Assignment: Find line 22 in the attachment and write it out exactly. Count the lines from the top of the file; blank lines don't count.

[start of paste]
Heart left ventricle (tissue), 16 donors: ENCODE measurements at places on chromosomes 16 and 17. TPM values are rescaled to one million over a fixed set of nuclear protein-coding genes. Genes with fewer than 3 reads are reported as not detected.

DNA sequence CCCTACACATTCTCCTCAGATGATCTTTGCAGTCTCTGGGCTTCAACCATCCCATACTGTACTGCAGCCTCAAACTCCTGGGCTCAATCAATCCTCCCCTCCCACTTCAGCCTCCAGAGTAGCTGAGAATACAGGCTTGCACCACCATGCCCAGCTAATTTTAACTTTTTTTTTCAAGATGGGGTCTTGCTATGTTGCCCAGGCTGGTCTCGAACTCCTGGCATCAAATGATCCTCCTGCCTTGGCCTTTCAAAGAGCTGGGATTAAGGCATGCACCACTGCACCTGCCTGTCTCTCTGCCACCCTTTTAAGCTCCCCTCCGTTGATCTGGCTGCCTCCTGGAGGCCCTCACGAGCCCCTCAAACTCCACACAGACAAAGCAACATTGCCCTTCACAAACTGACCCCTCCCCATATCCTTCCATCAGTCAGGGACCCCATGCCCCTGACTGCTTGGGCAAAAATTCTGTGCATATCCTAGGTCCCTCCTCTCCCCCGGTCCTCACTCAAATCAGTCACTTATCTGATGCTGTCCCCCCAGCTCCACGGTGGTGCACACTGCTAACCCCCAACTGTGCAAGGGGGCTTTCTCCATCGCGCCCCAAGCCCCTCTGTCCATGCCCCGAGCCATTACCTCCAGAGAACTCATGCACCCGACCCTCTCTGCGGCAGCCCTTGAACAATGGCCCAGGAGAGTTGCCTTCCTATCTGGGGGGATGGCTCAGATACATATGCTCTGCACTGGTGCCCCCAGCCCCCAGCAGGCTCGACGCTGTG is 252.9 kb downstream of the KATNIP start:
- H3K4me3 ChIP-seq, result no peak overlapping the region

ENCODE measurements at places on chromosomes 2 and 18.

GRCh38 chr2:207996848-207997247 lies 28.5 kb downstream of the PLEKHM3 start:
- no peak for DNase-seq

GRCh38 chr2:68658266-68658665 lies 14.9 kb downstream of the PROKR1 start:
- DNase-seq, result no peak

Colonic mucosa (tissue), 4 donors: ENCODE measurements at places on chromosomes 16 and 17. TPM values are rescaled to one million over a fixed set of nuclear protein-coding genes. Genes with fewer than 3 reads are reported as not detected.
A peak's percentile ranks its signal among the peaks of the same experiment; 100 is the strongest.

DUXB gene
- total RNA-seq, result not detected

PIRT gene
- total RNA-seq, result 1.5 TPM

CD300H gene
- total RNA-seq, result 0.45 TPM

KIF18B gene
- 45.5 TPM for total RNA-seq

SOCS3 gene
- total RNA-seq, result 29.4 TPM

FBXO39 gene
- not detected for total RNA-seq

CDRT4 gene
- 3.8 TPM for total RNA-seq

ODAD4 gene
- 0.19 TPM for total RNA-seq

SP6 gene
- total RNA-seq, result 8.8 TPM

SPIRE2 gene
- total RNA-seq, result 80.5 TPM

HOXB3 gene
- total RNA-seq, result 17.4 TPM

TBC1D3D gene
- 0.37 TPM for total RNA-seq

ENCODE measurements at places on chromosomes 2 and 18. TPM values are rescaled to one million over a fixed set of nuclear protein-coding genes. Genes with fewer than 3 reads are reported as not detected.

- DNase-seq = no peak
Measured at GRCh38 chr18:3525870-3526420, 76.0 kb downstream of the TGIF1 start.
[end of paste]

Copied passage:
- not detected for total RNA-seq